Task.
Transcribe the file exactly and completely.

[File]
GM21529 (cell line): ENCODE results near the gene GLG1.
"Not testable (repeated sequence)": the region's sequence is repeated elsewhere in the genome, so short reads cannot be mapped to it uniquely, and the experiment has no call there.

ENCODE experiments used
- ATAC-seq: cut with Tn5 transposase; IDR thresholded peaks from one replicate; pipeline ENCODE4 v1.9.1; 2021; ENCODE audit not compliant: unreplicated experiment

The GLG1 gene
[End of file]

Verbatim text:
GM21529 (cell line): ENCODE results near the gene GLG1.
"Not testable (repeated sequence)": the region's sequence is repeated elsewhere in the genome, so short reads cannot be mapped to it uniquely, and the experiment has no call there.

ENCODE experiments used
- ATAC-seq: cut with Tn5 transposase; IDR thresholded peaks from one replicate; pipeline ENCODE4 v1.9.1; 2021; ENCODE audit not compliant: unreplicated experiment

The GLG1 gene